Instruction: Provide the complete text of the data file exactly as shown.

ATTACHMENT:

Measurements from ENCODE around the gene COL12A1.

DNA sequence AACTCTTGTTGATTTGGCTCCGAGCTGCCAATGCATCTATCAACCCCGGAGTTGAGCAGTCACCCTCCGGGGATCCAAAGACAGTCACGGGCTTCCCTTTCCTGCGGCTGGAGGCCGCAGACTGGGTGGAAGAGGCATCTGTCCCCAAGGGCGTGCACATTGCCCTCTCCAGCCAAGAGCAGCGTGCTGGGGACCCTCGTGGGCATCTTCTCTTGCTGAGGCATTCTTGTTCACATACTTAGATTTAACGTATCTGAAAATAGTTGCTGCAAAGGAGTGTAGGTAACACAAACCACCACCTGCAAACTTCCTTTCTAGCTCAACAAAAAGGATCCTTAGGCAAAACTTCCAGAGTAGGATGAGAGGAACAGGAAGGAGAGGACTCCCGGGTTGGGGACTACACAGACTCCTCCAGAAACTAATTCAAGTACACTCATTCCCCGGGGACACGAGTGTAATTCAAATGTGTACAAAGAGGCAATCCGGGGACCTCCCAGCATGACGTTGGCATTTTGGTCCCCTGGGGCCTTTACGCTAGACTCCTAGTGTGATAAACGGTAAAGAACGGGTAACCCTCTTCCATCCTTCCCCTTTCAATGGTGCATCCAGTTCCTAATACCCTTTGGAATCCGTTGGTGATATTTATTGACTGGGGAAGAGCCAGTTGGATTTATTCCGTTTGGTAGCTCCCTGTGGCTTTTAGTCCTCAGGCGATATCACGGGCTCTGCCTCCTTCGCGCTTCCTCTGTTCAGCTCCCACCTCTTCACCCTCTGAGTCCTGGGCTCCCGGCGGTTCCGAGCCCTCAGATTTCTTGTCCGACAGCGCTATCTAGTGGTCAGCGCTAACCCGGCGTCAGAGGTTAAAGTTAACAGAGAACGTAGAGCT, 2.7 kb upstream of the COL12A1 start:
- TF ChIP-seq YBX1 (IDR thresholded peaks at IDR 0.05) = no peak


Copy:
Measurements from ENCODE around the gene COL12A1.

DNA sequence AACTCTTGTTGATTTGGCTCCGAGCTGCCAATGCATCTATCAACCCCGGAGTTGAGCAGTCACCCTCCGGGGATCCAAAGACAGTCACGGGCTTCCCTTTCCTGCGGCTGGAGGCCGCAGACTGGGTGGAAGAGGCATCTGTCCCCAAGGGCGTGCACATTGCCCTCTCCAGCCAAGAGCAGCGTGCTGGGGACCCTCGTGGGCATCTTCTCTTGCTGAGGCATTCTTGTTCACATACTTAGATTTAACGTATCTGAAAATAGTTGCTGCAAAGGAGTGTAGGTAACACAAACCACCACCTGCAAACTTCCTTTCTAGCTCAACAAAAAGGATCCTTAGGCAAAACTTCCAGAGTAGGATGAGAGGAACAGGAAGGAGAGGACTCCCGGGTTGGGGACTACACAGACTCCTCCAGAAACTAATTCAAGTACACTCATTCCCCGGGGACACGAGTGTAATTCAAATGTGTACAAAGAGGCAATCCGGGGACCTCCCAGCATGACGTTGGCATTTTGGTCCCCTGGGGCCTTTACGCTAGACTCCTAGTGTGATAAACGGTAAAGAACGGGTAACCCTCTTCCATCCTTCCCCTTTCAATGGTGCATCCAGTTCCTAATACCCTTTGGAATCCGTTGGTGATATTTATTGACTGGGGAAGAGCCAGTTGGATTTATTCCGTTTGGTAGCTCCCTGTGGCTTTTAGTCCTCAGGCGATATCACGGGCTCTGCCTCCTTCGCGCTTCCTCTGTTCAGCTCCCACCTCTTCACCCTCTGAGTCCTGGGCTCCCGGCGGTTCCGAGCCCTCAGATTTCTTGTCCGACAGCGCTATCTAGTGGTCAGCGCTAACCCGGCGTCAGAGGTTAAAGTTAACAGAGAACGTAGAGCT, 2.7 kb upstream of the COL12A1 start:
- TF ChIP-seq YBX1 (IDR thresholded peaks at IDR 0.05) = no peak